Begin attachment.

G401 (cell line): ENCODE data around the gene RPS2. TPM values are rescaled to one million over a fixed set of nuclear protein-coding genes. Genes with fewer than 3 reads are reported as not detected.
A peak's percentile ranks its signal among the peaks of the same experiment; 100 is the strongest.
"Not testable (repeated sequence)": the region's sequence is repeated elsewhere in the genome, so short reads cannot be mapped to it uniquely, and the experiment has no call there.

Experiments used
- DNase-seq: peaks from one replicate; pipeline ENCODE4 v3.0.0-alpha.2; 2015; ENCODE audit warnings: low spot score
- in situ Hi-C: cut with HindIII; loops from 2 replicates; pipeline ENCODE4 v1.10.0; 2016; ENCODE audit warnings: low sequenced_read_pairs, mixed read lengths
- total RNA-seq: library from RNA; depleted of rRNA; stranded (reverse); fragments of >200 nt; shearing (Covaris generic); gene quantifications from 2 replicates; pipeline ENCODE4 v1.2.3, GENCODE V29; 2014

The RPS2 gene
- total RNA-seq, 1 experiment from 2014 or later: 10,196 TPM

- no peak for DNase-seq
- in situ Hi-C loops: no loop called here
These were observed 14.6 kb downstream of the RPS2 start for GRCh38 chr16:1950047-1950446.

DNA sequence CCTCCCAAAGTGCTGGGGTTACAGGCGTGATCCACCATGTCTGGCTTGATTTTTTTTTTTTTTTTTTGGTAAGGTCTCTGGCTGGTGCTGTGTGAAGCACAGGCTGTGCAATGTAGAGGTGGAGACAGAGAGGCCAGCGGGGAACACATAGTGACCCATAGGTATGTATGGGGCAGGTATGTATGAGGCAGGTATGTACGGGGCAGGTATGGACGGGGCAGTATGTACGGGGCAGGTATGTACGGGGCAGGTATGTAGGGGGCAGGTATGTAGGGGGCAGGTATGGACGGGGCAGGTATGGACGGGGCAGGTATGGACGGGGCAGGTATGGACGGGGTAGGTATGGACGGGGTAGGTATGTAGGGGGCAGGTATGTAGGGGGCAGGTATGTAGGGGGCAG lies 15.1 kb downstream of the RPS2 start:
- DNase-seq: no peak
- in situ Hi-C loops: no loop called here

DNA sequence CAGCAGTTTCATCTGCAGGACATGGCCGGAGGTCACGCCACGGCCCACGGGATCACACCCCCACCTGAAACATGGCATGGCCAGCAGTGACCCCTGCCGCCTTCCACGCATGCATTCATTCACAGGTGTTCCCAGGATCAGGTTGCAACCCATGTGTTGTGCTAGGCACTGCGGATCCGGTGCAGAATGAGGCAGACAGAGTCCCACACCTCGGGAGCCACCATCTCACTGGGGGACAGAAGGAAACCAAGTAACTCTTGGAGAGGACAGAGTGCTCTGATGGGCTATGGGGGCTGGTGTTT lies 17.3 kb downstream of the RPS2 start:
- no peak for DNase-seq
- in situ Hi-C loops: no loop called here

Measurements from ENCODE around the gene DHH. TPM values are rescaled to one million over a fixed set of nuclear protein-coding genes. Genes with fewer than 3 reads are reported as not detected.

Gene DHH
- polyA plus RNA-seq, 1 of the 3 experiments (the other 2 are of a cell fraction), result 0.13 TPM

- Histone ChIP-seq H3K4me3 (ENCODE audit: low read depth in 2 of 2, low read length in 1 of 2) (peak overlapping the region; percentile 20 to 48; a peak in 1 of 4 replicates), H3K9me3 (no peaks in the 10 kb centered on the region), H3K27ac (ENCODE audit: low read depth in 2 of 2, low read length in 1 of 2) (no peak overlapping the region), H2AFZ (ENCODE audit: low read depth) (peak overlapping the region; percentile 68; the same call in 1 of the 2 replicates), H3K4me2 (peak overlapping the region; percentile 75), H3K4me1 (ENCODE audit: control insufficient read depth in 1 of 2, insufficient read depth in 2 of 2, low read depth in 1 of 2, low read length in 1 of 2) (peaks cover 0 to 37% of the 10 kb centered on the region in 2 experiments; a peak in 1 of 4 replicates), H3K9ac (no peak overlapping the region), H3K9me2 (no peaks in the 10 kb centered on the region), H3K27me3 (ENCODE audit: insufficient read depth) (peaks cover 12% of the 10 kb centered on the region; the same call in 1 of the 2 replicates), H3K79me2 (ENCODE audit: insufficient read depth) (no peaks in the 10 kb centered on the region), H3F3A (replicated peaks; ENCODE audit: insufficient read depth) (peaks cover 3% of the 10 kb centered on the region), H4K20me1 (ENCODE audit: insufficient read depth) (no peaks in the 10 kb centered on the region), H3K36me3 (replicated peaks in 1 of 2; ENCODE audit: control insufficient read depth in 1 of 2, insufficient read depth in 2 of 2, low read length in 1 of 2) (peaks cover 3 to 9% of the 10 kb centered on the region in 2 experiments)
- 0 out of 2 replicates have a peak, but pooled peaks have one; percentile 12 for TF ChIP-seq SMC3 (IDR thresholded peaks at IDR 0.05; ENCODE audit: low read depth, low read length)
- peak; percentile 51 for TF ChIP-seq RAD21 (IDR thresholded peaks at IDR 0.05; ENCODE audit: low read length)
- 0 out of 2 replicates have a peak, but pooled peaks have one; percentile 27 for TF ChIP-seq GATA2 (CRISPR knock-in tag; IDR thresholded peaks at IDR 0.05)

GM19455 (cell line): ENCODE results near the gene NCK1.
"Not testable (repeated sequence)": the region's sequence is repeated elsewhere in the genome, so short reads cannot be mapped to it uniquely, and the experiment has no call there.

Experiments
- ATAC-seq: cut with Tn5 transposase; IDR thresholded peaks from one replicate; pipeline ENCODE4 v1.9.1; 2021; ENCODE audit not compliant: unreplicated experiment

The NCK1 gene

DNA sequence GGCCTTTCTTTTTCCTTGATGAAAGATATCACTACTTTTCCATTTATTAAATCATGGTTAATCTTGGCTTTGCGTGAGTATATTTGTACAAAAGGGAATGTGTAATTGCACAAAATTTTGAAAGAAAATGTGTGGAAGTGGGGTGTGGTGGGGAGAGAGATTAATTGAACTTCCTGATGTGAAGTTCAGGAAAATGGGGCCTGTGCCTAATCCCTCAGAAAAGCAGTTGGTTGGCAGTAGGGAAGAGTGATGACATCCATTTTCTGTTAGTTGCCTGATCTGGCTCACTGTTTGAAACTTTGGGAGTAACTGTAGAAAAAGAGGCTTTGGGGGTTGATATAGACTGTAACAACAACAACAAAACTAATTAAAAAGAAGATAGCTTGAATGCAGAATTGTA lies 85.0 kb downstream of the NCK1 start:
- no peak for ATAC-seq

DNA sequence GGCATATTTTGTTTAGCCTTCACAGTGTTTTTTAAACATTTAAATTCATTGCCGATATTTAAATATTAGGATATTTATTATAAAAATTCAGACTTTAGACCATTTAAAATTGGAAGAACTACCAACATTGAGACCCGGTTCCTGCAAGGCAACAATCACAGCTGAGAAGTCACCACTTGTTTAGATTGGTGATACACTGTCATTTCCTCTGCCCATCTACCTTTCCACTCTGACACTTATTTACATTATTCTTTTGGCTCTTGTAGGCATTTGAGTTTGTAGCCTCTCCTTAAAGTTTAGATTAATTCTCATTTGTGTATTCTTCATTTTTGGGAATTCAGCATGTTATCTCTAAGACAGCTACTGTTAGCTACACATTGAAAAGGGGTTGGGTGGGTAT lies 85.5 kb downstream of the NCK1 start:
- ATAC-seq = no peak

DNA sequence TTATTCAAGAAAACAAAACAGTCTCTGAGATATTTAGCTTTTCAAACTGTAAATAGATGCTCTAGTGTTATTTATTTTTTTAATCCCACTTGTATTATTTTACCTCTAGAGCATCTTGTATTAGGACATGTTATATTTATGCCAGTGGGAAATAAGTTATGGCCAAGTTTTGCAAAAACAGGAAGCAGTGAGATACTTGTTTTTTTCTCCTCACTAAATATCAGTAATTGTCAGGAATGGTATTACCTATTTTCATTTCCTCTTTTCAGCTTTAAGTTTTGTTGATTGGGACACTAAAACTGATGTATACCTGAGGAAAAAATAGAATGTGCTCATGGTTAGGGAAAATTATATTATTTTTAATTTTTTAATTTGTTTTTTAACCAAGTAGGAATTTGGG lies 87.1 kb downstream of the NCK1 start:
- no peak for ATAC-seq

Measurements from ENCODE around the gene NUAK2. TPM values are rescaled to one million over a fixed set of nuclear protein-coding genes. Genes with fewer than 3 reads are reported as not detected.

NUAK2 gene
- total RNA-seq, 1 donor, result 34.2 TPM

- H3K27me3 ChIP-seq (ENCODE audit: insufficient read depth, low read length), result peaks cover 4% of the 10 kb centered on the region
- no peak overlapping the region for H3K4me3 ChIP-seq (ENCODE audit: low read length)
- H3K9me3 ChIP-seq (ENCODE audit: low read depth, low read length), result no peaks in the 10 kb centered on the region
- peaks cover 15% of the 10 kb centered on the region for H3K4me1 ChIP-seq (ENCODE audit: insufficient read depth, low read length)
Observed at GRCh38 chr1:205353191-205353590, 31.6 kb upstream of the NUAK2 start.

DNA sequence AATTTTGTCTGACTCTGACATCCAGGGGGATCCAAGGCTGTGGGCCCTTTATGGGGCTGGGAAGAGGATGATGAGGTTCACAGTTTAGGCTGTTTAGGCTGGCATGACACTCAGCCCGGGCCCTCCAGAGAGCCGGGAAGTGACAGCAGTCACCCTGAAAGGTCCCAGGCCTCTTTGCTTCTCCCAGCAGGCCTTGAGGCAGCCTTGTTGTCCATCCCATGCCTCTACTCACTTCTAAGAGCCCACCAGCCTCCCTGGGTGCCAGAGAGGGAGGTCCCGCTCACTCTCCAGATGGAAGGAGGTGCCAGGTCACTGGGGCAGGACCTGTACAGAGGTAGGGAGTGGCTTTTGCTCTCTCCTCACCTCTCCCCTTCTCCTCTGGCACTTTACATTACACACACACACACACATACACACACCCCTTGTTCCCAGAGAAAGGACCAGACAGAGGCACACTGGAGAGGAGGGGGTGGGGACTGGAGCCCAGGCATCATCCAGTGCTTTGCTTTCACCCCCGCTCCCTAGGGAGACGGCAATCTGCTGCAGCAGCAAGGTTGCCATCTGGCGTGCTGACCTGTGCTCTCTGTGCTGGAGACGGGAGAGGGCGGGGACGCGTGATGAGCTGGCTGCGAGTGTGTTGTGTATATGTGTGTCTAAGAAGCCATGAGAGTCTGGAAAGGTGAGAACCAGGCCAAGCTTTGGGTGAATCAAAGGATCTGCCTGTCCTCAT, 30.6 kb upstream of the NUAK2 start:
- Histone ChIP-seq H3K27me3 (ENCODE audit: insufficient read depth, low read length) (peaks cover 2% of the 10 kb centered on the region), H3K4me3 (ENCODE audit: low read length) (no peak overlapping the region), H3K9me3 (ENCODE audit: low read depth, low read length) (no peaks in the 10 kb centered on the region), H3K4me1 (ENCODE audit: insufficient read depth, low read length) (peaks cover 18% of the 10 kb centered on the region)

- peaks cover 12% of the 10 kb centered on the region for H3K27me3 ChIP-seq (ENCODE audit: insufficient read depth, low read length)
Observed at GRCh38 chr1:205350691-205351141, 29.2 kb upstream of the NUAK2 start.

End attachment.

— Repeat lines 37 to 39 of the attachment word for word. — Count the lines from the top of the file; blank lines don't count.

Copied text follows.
Measurements from ENCODE around the gene NUAK2. TPM values are rescaled to one million over a fixed set of nuclear protein-coding genes. Genes with fewer than 3 reads are reported as not detected.

NUAK2 gene
- total RNA-seq, 1 donor, result 34.2 TPM